Are customers desensitised to data breaches?

Or, are companies handling notifications better?

A Symantec sponsored report by the Ponemon Institute covering data breaches at 49 US companies has found fewer customers ditched their providers after a data breach occurred.

"For the first time, fewer customers are abandoning companies that have a data breach. However, certain industries are more susceptible to customer churn, which causes their data breach costs to be higher than the average," the Ponemon Institute report on data breaches in 2011 notes.

The 49 cases involved record losses of between 4500 to 98,000.

The institute makes its claim based on a 0.7 decline in the average "churn" -- the industry term for customers ditching their service provider -- after a breach from 3.9 per cent in 2010 to 3.2 per cent in 2011.

It's hard to tell what this means for consumer attitudes towards data breaches. The US has had dozens of different state-led breach reporting requirements in place for years now. A Gartner analyst speculated after the massive Epsilon breach there was "breach notification fatigue" in the US.

The Australian Law Reform Commission acknowledged the risk of notification fatigue when it recommended breach notification laws in Australia in 2008. Australia has yet to implement any such law.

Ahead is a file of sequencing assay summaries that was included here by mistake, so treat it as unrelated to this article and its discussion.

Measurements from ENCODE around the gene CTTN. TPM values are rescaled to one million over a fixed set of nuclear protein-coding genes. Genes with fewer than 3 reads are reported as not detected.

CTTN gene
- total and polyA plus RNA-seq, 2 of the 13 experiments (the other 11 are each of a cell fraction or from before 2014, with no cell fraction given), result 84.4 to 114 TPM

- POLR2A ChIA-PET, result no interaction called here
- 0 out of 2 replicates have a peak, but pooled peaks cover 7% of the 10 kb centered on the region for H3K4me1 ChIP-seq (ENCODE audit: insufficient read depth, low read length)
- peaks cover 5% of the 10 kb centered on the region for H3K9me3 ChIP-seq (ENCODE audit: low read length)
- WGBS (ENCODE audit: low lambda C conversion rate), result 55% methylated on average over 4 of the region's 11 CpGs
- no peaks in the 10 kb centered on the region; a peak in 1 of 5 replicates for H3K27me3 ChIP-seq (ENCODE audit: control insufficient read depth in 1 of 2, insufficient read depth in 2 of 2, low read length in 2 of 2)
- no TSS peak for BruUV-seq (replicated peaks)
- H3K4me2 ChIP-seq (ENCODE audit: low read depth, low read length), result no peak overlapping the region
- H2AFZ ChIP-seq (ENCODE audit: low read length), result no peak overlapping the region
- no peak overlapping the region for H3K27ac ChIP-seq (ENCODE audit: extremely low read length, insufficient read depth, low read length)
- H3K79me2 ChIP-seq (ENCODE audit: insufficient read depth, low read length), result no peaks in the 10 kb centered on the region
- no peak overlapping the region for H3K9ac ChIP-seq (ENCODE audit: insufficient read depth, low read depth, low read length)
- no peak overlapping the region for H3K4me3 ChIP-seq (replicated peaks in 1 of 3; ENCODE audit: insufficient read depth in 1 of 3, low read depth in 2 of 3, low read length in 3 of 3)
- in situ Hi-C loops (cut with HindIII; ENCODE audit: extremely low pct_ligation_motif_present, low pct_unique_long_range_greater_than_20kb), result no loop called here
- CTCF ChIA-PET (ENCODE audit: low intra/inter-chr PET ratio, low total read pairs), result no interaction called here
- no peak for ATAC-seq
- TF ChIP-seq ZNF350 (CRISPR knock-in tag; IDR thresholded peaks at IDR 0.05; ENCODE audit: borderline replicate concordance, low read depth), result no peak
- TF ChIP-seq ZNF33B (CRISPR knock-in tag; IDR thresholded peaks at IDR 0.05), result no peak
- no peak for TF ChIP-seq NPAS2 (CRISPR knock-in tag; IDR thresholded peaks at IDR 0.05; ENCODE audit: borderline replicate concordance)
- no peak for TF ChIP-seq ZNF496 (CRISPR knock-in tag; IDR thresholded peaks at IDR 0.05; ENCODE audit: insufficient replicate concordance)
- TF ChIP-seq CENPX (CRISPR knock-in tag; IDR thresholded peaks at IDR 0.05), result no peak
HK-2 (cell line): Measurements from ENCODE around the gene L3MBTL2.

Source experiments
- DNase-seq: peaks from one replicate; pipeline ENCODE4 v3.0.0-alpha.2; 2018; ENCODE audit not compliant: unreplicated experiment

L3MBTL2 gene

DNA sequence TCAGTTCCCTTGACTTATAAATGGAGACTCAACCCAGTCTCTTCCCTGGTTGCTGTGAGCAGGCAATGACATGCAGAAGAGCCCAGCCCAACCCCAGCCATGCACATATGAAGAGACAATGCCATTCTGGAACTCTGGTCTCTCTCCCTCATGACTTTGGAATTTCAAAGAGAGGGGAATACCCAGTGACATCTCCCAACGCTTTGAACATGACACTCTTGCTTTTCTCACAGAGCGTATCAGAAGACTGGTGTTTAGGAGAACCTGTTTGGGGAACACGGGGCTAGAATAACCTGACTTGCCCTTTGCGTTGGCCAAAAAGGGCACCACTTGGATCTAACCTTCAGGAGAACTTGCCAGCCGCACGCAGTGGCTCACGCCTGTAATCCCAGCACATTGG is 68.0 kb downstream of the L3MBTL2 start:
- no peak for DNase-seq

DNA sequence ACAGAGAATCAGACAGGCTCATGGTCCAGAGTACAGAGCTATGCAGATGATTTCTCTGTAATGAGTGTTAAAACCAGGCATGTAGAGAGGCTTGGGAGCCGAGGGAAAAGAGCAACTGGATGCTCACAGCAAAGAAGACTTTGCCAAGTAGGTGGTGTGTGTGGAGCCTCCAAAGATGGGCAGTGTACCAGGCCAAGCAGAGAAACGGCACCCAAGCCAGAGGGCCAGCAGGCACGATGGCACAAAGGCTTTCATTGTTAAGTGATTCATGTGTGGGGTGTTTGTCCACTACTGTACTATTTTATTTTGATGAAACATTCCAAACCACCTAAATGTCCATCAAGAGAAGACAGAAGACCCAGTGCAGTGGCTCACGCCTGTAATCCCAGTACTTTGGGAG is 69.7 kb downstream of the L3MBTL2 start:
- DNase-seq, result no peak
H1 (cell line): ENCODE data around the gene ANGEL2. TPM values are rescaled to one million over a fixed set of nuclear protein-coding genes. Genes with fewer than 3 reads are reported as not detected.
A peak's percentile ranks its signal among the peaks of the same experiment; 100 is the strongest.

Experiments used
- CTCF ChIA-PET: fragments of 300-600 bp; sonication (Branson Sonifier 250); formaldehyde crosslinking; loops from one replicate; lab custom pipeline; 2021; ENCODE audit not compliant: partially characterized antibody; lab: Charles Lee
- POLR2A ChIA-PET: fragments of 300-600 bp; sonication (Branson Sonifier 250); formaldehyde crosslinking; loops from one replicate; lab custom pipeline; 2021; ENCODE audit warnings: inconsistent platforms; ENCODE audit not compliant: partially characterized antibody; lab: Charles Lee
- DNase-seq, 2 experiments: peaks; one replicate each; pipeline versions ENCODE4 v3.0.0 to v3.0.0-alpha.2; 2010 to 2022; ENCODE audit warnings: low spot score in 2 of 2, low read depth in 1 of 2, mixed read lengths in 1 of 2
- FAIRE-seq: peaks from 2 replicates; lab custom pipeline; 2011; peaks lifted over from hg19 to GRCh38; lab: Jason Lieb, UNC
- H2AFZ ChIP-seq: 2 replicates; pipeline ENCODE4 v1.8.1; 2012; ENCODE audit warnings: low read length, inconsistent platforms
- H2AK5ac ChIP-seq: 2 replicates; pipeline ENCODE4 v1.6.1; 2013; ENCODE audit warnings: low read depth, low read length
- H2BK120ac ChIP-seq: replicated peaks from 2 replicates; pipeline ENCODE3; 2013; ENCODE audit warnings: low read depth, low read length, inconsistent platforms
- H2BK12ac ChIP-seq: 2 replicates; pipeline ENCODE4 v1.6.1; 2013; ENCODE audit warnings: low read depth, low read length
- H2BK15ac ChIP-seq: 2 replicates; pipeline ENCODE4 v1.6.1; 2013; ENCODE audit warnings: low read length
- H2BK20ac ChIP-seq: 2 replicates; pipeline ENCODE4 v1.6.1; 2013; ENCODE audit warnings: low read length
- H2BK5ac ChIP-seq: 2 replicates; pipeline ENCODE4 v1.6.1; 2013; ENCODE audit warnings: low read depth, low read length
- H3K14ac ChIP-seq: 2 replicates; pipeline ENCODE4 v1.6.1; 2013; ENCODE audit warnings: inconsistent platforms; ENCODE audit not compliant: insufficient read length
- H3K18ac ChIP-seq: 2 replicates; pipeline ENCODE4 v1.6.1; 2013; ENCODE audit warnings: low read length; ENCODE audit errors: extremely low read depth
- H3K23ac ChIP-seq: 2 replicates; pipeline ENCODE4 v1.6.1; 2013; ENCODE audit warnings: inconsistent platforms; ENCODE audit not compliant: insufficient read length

Besides this, Ponemon concedes the sample size of 49 is too small for it make any generalisations about a breach's impact in cost and on the victim. For the company however, it notes that for the first time the cost per cost lost record has fallen -- from $US215 to US$194.

Of the 49 companies surveyed the highest churn rate was 8.7 per cent. Ponemon observed that some industries are more vulnerable to churn. If a financial services company suffers a breach, the churn on average is 5.6 per cent. Communications, healthcare, pharmaceutical and services are also relatively high at between 4 and 5 per cent.

In the mid-range is consumer, education, industrial, technology, hospitality and transportation, at between 2.3 per cent and 3.7 per cent, while the lowest churn occurs in media (1.9 per cent), retail (0.8 per cent) and public sector (0.7 per cent).

The report notes features which may influence the cost of a breach, with the lowest per capita cost at $149 for organisations that employed a CISO that centralised the security function.

Key figures included that forty-three per cent of the 41 companies had a security leader, 41 per cent suffered a breach due to third party (for example, an outsourced provider), 41 per cent notified victims within 30 days or less, 39 per cent involved lost or stolen devices, 37 per cent hired a consultant to help respond to the breach, and 22 per cent reported the 2011 breach was the first experienced.

One possible problem with Ponemon's data breach figures, at least in terms of how quickly customers were notified, is that most companies don't know they have suffered for months, and often only do after law enforcement, a regulator or the public informs them.

On average companies remained unaware of a breach for five months, according to security vendor Trustwave, which based its research on post-breach investigations.

Only 16 per cent of organisations "self-detected" a breach while those that were informed by a third party on average were unaware of the breach for 173.5 days, the vendor said.

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